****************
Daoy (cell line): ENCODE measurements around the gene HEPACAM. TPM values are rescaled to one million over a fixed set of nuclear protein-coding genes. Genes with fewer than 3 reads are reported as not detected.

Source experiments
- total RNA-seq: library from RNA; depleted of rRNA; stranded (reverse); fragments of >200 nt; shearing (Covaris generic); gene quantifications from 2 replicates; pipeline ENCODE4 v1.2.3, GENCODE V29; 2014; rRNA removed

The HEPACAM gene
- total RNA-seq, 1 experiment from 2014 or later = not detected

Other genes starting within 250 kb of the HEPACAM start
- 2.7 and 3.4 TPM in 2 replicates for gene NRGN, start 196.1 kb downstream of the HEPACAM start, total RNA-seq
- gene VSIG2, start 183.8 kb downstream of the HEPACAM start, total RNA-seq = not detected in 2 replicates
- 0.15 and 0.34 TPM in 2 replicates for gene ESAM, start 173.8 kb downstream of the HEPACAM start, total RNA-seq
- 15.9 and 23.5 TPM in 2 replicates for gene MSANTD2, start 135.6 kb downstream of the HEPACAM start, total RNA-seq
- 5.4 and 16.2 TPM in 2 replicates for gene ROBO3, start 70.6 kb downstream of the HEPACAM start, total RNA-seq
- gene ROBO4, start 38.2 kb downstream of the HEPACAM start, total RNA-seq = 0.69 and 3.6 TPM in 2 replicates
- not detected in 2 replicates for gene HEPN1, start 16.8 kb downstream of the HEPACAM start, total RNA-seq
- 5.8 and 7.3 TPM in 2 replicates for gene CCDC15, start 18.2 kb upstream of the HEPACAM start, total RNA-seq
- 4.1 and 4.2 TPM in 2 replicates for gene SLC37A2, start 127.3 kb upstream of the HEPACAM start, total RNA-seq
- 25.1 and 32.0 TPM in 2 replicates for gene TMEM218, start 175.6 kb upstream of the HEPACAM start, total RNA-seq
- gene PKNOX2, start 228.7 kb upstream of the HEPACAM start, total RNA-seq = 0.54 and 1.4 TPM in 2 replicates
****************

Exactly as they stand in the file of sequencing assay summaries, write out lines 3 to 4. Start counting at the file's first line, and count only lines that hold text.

- total RNA-seq: library from RNA; depleted of rRNA; stranded (reverse); fragments of >200 nt; shearing (Covaris generic); gene quantifications from 2 replicates; pipeline ENCODE4 v1.2.3, GENCODE V29; 2014; rRNA removed

The HEPACAM gene